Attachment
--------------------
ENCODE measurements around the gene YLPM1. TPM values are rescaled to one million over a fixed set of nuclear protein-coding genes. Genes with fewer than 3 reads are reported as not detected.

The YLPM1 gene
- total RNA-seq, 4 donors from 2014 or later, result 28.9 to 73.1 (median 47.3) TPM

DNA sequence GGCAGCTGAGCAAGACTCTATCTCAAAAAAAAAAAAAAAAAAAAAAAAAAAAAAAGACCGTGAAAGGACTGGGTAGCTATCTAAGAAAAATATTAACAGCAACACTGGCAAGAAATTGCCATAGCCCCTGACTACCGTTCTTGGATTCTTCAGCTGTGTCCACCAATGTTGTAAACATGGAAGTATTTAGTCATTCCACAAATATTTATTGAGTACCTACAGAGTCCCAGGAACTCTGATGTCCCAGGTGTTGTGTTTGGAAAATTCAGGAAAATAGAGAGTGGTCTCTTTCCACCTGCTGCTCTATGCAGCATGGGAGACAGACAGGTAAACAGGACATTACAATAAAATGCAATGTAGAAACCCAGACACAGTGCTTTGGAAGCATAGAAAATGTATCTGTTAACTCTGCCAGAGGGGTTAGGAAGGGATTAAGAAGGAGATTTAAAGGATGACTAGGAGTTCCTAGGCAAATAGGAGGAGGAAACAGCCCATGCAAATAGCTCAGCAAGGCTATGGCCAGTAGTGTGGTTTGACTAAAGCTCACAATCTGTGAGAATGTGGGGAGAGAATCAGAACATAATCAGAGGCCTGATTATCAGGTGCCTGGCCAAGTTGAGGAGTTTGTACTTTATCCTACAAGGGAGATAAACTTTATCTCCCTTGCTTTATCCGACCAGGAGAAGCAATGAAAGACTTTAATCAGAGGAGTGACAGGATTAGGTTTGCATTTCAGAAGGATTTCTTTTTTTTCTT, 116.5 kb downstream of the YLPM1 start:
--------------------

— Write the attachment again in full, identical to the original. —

ENCODE measurements around the gene YLPM1. TPM values are rescaled to one million over a fixed set of nuclear protein-coding genes. Genes with fewer than 3 reads are reported as not detected.

The YLPM1 gene
- total RNA-seq, 4 donors from 2014 or later, result 28.9 to 73.1 (median 47.3) TPM

DNA sequence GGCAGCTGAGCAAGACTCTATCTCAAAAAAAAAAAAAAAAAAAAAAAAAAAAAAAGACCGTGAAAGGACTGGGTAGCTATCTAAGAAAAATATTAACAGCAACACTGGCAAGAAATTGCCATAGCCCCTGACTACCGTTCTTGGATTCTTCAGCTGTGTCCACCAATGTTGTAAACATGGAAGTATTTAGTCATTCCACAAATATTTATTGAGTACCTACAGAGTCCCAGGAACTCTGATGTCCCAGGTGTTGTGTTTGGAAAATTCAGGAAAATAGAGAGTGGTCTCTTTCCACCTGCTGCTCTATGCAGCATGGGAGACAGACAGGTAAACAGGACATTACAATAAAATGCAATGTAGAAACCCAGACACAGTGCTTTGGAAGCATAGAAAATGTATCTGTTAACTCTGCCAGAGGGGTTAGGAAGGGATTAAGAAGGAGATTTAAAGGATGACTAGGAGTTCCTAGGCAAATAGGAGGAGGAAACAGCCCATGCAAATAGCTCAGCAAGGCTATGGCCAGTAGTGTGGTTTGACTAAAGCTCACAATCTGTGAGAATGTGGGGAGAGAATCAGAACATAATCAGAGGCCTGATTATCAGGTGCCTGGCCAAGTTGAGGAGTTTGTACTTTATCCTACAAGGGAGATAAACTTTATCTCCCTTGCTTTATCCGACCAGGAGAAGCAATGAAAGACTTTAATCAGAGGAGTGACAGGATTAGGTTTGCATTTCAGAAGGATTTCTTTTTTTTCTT, 116.5 kb downstream of the YLPM1 start: